Value City store closing
(Tribune-Democrat, The (Johnstown, PA) Via Acquire Media NewsEdge) Oct. 29--After 25 years of bringing discount retail shopping to the Johnstown market, Value City will soon close its doors.
The Columbus, Ohio-based chain filed on Sunday for Chapter 11 bankruptcy protection in New York. Unlike a normal Chapter 11 proceeding where a company seeks to reorganize, Value City is seeking to liquidate its assets and close its 37 remaining stores, including its Bel Air Plaza location in Richland Township that employs more than 50.
Kristin Mack, spokeswoman for VCHI Acquisitions, which owns the controlling stake in Value City, would only confirm the bankruptcy filing. Employees and management at the company's local store were not permitted to comment.
Alan Frank, senior vice president and general counsel at Capital Commercial Properties, Inc., which owns the building leased by Value City, said his company has not provided with any further information.
"They've only given us a notification of bankruptcy," Frank said from Capital Commercial's offices in Falls Church, Va. "We expect they'll be open through Christmas, but I'm not sure how long after that. But they do have a lot of things in the store they need to sell."
In its court filings, Value City cited difficult market conditions such as high gas prices and low consumer confidence as the reasons for petitioning for bankruptcy. The company also said tightening credit markets have made it difficult to keep proper inventory in its stores.
Vale City is not alone in its struggles. A report released on Tuesday by the state Center for Workforce Information and Analysis showed that Pennsylvania has lost 7,900 retail jobs between September and the same month of the previous year.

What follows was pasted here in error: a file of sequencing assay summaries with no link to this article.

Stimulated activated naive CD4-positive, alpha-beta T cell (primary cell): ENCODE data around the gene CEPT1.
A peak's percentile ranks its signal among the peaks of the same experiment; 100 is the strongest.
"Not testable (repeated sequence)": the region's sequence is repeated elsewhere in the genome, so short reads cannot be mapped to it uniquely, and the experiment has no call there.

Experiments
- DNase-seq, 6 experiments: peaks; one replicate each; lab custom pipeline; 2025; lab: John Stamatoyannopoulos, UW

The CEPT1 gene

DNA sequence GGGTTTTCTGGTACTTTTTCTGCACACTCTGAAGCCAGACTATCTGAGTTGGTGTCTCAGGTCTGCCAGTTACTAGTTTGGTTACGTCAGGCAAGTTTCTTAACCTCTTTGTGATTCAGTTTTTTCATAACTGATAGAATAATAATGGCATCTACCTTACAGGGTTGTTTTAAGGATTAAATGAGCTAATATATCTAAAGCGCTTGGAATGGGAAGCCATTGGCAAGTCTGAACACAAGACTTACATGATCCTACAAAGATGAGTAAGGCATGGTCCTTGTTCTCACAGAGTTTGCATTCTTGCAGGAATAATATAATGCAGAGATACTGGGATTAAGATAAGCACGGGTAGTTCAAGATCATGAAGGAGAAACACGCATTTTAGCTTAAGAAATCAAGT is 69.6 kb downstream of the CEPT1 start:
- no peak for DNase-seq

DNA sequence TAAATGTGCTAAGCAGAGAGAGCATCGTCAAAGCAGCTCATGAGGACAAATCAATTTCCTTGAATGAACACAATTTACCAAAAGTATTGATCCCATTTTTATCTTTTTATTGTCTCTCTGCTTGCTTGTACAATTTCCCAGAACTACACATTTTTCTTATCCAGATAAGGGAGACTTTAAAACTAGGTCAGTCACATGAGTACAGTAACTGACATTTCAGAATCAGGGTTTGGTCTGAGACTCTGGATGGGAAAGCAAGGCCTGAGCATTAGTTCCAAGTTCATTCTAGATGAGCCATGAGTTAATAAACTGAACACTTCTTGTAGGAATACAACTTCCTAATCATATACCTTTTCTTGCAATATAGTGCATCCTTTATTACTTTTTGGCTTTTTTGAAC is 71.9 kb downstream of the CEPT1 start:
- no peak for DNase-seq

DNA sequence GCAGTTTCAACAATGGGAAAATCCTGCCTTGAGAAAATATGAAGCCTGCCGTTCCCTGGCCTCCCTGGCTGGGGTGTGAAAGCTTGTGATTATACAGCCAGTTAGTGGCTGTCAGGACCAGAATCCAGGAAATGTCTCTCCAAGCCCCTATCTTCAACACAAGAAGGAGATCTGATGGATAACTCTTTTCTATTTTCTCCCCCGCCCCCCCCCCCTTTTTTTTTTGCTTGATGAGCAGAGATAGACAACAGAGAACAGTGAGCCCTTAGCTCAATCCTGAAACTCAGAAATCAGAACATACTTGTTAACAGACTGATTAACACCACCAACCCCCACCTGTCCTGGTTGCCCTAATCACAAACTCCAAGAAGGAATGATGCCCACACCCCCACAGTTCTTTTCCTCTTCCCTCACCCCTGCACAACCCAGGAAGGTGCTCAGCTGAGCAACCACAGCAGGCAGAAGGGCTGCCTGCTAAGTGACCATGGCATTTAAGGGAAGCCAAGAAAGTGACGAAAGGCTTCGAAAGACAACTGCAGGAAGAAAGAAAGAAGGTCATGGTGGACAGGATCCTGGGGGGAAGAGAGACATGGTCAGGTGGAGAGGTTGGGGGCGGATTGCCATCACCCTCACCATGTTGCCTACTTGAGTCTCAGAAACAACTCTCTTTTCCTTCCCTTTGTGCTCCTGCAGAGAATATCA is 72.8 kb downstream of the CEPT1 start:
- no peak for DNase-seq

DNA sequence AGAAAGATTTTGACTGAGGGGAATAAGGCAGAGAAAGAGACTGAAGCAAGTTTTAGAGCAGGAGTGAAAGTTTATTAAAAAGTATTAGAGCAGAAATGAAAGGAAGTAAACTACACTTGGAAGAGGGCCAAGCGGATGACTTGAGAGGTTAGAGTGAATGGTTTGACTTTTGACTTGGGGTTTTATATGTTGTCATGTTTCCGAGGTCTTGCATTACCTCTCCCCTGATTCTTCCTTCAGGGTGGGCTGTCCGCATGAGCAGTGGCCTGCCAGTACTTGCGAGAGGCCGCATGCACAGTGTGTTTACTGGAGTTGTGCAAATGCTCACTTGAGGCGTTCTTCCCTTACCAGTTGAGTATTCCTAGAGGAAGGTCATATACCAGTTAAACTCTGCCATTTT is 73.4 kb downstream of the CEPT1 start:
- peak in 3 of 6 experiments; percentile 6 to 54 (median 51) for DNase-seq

Frank said the difficult retail atmosphere was apparently too much for Value City to endure, noting that the company has been struggling to stay afloat for the past several years.
"The company has been shaky for a while," Frank said. "We have already started our search for a new tenant or a new use for the building. It's our hope that we will have someone new in there as soon as possible so we have the jobs back in there as quickly as we can."
The next tenant will be the fourth to call the building home.
It was erected by a retailer called Scot's which gave way to Mason's department store in 1966. Mason's closed in 1981 and was followed by Value City which opened in the spring of 1983.
Frank said he can't be sure who the next tenant will be, or if it will even be another retailer.
"It would be a good place for light industrial or commercial, but the current zoning is not set up for that," Frank said. "I would hope that if we sign a tenant than is a non-retail user that township would work with us on that to get them in there.
"We don't want that building to sit empty. We want to get new jobs in there as quickly as possible."
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